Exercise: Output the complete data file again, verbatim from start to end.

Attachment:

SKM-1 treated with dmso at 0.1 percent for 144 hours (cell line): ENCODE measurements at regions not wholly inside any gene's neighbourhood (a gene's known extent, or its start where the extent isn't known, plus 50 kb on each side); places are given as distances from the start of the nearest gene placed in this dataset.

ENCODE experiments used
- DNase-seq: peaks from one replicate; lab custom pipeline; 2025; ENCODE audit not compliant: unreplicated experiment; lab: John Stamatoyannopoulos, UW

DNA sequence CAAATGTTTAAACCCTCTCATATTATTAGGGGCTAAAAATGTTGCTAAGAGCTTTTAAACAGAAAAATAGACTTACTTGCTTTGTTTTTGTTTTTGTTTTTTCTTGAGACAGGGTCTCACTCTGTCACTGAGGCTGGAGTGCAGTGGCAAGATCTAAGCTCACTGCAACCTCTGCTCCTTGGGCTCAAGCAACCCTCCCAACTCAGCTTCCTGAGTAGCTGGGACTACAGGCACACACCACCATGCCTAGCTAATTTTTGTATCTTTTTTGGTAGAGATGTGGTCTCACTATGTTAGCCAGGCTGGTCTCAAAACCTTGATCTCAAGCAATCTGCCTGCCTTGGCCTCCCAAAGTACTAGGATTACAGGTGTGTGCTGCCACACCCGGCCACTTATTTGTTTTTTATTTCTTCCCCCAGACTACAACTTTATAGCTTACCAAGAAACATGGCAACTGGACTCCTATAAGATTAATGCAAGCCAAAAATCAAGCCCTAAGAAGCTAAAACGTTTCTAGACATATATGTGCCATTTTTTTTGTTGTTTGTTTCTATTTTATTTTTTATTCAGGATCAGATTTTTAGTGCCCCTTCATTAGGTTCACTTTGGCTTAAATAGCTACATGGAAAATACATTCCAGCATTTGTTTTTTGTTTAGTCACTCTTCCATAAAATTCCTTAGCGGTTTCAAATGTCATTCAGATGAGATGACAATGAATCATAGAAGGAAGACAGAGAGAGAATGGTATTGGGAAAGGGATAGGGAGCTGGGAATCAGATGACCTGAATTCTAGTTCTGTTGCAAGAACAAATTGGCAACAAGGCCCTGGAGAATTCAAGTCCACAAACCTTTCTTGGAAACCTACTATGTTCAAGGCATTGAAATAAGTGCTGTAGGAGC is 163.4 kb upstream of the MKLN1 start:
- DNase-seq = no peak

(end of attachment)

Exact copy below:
SKM-1 treated with dmso at 0.1 percent for 144 hours (cell line): ENCODE measurements at regions not wholly inside any gene's neighbourhood (a gene's known extent, or its start where the extent isn't known, plus 50 kb on each side); places are given as distances from the start of the nearest gene placed in this dataset.

ENCODE experiments used
- DNase-seq: peaks from one replicate; lab custom pipeline; 2025; ENCODE audit not compliant: unreplicated experiment; lab: John Stamatoyannopoulos, UW

DNA sequence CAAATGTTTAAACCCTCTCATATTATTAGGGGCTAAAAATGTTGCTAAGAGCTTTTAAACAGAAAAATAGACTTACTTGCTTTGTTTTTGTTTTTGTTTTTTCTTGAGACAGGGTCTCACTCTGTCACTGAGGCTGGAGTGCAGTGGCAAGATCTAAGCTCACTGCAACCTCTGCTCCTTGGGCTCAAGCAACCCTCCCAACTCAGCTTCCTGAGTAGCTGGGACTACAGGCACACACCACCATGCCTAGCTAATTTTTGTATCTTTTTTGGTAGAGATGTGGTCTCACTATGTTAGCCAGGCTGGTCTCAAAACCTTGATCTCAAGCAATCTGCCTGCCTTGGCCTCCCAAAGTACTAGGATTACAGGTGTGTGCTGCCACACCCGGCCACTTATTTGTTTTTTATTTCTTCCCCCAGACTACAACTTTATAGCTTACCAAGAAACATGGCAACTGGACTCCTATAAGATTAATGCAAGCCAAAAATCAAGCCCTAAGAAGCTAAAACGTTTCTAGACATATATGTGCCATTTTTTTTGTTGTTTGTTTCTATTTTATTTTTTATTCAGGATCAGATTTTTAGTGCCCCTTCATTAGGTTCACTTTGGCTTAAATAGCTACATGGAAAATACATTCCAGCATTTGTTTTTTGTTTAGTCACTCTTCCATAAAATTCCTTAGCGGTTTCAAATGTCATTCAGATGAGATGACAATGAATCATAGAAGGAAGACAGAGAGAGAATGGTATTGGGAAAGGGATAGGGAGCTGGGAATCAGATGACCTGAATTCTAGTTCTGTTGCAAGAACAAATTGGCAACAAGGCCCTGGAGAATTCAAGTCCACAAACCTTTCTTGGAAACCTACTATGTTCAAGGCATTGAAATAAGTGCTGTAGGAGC is 163.4 kb upstream of the MKLN1 start:
- DNase-seq = no peak